Barilaro and Perrottet have since denied these claims. However, last week, Ayres stood down from his position as trade minister, after having been shown a draft inquiry report that suggested his repeated acts in support of Barilaro taking the New York job might have breached the conduct code.

And this week began with Perrottet denying allegations that he’d offered to create a lucrative London trade position for transport minister David Elliott. The premier said that while he had discussed post-parliament positions, he hadn’t promised anything.

Barrelling along

For Barilaro, the scandals keep mounting. On Friday, he was set to be quizzed over his role in helping to secure his then senior media advisor of two years Jennifer Lugsdin a similar position at Investment NSW in mid-2021, due to the fact that these days she’s his girlfriend.

The second controversial issue involved the July resignation letter of former NSW building commissioner David Chandler, which was cited in parliament on Wednesday after the NSW Labor opposition pushed for it to be released.

Chandler outlined that he’d received calls from former fair trade minister Eleni Petinos and Barilaro in relation to a stop work order he’d issued to Coronation Property Group over a residential development in Merrylands.

The ex-building chief claims he heard from Petinos soon after he imposed the order, and he was then called by Barilaro, who’d only recently been appointed to the board of Coronation.

The NSW premier has since disputed speculation that this was the real reason as to why he recently sacked Petinos. He outlined that the originally cited bullying allegations laid against her were what led to her departure.

From its inception

During his first appearance before the Public Accountability Committee on Monday, Barilaro initially refused to reveal who his third referee for the New York position was. However, after he conferred with the individual in question, Barilaro revealed it was former NSW premier Barry O’Farrell.

Now Australian high commissioner to India, O’Farrell was the premier, when the current NSW Liberal Nationals government took office in March 2011. And it was his resignation in April 2014 that marked the first major scandal the Coalition was rocked by.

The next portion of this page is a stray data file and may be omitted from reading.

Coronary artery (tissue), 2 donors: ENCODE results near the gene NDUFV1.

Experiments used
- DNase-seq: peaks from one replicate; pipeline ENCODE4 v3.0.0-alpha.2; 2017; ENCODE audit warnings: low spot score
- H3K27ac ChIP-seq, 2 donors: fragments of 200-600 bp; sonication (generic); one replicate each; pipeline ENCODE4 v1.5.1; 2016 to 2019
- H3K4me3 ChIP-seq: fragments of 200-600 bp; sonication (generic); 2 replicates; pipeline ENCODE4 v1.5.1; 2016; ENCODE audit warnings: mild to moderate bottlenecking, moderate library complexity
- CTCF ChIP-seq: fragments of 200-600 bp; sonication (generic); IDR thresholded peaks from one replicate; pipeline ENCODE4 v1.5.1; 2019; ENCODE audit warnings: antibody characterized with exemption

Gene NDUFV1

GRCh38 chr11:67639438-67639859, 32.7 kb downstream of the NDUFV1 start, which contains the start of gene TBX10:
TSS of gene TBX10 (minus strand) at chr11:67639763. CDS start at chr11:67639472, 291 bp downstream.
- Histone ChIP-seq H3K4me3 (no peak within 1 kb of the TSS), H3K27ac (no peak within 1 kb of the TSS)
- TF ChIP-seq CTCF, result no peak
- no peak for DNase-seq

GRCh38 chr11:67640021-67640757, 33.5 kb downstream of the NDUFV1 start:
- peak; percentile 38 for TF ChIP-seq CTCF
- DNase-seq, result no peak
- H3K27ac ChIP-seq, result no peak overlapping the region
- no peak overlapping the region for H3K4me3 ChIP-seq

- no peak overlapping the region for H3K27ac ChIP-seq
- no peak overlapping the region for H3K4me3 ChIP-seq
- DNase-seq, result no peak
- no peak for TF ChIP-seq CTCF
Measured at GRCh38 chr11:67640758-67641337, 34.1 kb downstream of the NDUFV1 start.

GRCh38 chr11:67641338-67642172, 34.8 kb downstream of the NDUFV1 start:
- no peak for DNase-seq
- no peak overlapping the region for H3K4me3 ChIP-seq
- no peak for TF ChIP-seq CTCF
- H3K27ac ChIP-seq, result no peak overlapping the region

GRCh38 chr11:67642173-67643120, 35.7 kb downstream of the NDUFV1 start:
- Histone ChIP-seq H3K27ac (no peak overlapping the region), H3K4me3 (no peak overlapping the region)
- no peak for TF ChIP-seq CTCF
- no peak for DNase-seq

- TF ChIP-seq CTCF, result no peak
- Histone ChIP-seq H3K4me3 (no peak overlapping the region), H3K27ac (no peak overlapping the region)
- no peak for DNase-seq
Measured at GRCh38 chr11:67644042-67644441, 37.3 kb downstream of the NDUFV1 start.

O’Farrell resigned after he’d had a “massive memory fail” whilst testifying before the ICAC, as he denied ever receiving an undeclared $3,000 bottle of wine from Australian Water Holdings executive Nick Di Girolamo. However, a handwritten “thank you” note revealed otherwise.

Passed its used by date

The ongoing Liberal Nationals scandals do serve to keep the public titillated. However, the Australian consistency clearly asserted at the ballot box in May that it’s over the corruption of government, and it wants immediate action on pertinent issues such as climate.

And whilst NSW does have an integrity watchdog with sharpened teeth keeping an eye on government corruption, the NSW public would prefer that those it voted into office were progressing matters at hand rather than spending all their energy denying misconduct claims.

So, as the state goes to the polls next March, the heightening controversies that have been plaguing the state government are sure to be fresh in the minds of NSW voters, and with the national trend in turning away from the majors at the ballot, it’s likely the end is nigh for the Perrottet government.

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Paul Gregoire

Paul Gregoire is a Sydney-based journalist and writer. He's the winner of the 2021 NSW Council for Civil Liberties Award For Excellence In Civil Liberties Journalism. Prior to Sydney Criminal Lawyers®, Paul wrote for VICE and was the news editor at Sydney’s City Hub.